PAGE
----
The proposal seeks an understanding of the smallest biological motor known, the bacterial flagellar motor, which is widespread in both the eubacteria and the archaea. The motor has several distinctive features: (i) it is driven by the trans-membrane proton potential, not ATP; (ii) it undergoes true rotation; (iii) it can rotate in both the counterclockwise and clockwise directions, i.e., it has a switch; and (iv) the switch is controlled by the sensory transduction system to achieve chemotaxis. Thus the system permits exploration of several basic biological issues, such as sensory reception and transduction, controlled molecular switching, and electro-mechanical and osmo-mechanical energy transduction. The proposed research, to be carried out in Salmonella typhimurium, is basic in its nature. However, the information it has provided and will provide has been used by other researches working in more applied areas, which the role of motility and taxis in the virulence of microbial pathogens for humans (and other hosts including plants) and in environmental ecology (both on land and in the oceans) are under active investigation. The proposal makes heavy use of mutations (spontaneous and engineered) and or intergenic suppression, in the five proteins that comprise the motor. These are MotA, MotB, FliG, FliM, and FliN. It will build on existing knowledge concerning these proteins, with a view to identifying precisely the most critical regions and residues for (i) proton delivery to the site of torque generation (MotA and MotB); (ii) torque generation itself (the MotA-FliG interface); reception of sensory information by the switch (the CheY-FliM interface); and (iv) use of this information to switch motor direction (the FliM-FliG interface).

National Institute of Health (NIH)
National Institute of General Medical Sciences (NIGMS)
Research Project (R01)
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Special Emphasis Panel (ZRG5-MBC-2 (02))
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Yale University
Schools of Medicine
New Haven
United States
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Minamino, T; Yamaguchi, S; Macnab, R M (2000) Interaction between FliE and FlgB, a proximal rod component of the flagellar basal body of Salmonella. J Bacteriol 182:3029-36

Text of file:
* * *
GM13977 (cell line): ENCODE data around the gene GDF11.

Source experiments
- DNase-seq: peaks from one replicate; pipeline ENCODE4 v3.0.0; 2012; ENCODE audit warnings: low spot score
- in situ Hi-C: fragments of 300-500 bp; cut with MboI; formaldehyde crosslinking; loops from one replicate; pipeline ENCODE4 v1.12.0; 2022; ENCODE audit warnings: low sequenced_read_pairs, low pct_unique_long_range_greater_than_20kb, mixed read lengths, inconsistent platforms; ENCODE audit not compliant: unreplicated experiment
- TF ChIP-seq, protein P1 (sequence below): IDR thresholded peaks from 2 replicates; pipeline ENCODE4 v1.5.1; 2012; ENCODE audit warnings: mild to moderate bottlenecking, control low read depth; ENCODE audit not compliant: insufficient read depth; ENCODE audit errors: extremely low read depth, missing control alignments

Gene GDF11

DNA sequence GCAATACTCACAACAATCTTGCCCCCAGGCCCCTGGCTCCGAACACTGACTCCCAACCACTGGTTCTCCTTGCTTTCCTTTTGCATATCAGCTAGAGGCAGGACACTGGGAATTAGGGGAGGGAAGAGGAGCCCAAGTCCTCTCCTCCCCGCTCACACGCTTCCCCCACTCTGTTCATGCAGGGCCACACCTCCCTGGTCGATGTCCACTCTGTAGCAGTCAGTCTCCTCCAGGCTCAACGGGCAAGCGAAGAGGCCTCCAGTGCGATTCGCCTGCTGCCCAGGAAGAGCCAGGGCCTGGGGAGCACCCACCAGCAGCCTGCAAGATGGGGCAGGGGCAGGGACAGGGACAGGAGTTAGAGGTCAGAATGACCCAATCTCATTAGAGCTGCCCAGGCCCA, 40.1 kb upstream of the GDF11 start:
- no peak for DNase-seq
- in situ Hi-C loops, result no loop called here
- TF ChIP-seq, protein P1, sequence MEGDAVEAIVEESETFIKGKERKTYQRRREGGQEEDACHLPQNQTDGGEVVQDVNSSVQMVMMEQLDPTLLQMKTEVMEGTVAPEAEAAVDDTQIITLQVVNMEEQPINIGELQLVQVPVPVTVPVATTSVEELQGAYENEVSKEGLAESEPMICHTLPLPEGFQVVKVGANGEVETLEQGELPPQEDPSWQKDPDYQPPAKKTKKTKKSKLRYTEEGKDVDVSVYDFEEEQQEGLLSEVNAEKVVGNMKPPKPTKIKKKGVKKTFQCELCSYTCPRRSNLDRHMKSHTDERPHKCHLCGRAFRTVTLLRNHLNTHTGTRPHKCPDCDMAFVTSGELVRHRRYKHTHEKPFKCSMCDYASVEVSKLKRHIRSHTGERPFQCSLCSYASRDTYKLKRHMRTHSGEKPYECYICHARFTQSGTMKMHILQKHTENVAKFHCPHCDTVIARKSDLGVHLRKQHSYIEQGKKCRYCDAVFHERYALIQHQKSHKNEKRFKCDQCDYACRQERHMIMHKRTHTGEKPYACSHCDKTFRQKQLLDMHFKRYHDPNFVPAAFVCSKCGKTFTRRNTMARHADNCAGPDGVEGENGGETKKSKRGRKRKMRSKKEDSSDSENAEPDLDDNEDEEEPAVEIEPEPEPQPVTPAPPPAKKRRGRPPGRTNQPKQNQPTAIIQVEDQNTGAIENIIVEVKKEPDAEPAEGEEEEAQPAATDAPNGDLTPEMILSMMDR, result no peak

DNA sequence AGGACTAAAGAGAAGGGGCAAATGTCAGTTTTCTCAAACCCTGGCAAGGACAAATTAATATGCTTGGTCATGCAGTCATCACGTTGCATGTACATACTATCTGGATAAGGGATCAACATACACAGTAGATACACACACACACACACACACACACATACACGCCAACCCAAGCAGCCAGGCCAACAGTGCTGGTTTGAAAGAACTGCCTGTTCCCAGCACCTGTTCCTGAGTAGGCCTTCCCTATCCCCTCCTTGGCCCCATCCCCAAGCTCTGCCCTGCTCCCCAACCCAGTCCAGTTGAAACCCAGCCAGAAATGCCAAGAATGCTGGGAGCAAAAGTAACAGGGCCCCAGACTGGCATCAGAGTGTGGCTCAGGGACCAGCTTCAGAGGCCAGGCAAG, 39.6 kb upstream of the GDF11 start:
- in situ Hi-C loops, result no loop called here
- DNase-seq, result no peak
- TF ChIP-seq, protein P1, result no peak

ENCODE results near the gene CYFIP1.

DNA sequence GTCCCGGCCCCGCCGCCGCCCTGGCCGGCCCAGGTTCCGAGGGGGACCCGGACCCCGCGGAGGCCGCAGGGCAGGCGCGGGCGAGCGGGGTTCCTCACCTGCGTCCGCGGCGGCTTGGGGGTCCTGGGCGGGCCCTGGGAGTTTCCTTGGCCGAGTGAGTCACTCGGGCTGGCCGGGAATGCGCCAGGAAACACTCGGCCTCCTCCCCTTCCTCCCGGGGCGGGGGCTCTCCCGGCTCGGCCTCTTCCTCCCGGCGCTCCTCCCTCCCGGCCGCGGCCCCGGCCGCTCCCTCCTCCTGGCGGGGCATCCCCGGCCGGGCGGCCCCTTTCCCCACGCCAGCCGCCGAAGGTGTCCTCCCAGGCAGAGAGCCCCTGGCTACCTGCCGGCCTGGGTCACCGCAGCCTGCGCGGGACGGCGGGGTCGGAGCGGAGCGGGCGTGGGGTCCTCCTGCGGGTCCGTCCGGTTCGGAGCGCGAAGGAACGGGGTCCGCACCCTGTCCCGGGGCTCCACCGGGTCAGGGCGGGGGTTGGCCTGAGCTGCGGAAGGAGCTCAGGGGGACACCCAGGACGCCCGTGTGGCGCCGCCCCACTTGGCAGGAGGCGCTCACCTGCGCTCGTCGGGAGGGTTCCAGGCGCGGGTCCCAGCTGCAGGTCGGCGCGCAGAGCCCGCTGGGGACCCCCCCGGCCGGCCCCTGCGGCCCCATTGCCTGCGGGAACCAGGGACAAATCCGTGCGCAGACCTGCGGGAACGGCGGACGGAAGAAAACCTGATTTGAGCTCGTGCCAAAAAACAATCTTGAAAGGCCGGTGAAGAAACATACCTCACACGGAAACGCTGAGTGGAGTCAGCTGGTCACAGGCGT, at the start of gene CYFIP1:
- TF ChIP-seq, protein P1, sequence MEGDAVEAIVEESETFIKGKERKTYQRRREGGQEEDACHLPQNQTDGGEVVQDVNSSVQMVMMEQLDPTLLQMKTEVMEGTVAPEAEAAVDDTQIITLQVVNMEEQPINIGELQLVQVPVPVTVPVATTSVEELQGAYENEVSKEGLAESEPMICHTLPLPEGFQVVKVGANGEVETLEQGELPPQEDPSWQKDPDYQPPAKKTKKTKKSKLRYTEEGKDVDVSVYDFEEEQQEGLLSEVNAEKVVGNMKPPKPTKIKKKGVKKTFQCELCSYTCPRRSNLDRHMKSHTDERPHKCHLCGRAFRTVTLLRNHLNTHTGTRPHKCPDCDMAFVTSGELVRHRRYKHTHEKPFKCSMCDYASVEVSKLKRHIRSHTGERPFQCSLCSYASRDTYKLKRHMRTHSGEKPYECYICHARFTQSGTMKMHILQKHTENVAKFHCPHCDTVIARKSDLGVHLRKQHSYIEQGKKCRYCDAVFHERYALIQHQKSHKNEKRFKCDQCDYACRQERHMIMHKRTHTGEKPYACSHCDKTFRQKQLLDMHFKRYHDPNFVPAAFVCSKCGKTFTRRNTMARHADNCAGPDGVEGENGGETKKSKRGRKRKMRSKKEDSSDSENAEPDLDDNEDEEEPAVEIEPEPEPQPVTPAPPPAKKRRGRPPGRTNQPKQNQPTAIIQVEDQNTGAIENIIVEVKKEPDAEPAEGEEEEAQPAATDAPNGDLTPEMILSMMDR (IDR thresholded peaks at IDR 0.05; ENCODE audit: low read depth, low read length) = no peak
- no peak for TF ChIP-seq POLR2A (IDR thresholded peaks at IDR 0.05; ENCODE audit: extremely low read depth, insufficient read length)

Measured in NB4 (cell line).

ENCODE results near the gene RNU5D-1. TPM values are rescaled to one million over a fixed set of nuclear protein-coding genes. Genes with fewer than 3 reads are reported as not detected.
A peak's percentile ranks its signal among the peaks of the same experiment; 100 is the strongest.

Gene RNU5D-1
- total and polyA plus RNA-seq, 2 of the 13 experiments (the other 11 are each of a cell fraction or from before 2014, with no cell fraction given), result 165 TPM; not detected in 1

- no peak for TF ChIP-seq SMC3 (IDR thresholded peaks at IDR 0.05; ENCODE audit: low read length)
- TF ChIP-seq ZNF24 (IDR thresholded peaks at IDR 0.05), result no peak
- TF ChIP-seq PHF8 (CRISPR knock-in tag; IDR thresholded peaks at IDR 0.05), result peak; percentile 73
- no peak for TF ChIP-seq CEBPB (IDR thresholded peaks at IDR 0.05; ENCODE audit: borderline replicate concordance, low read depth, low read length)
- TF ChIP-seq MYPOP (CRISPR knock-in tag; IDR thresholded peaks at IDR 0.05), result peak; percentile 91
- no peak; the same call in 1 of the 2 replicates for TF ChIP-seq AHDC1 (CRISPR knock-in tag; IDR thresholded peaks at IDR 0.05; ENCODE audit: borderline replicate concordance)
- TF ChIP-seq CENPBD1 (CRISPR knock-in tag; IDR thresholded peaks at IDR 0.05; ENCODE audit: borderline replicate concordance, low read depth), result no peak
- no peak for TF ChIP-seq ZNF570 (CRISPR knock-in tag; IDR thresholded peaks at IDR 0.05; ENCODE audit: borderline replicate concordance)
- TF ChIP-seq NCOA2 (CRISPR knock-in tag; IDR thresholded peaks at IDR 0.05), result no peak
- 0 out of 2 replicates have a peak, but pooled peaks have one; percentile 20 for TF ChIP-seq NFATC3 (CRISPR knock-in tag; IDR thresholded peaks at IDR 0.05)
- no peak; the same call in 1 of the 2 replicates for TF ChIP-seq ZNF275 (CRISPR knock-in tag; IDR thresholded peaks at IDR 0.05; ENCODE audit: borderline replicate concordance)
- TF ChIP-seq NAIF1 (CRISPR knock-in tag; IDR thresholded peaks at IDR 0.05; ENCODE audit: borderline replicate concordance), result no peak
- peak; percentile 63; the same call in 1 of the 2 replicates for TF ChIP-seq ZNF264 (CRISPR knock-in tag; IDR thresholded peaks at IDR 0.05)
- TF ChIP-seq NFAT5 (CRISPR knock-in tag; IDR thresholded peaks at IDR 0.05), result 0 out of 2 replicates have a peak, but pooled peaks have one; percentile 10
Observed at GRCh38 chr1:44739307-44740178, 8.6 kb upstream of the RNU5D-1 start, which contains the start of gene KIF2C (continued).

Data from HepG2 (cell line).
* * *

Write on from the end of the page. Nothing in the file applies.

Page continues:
Minamino, T; Macnab, R M (2000) Domain structure of Salmonella FlhB, a flagellar export component responsible for substrate specificity switching. J Bacteriol 182:4906-14
Macnab, R M (1999) The bacterial flagellum: reversible rotary propellor and type III export apparatus. J Bacteriol 181:7149-53
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Muramoto, K; Macnab, R M (1998) Deletion analysis of MotA and MotB, components of the force-generating unit in the flagellar motor of Salmonella. Mol Microbiol 29:1191-202
Togashi, F; Yamaguchi, S; Kihara, M et al. (1997) An extreme clockwise switch bias mutation in fliG of Salmonella typhimurium and its suppression by slow-motile mutations in motA and motB. J Bacteriol 179:2994-3003
Ohnishi, K; Fan, F; Schoenhals, G J et al. (1997) The FliO, FliP, FliQ, and FliR proteins of Salmonella typhimurium: putative components for flagellar assembly. J Bacteriol 179:6092-9
Toker, A S; Macnab, R M (1997) Distinct regions of bacterial flagellar switch protein FliM interact with FliG, FliN and CheY. J Mol Biol 273:623-34
Williams, A W; Yamaguchi, S; Togashi, F et al. (1996) Mutations in fliK and flhB affecting flagellar hook and filament assembly in Salmonella typhimurium. J Bacteriol 178:2960-70
Toker, A S; Kihara, M; Macnab, R M (1996) Deletion analysis of the FliM flagellar switch protein of Salmonella typhimurium. J Bacteriol 178:7069-79

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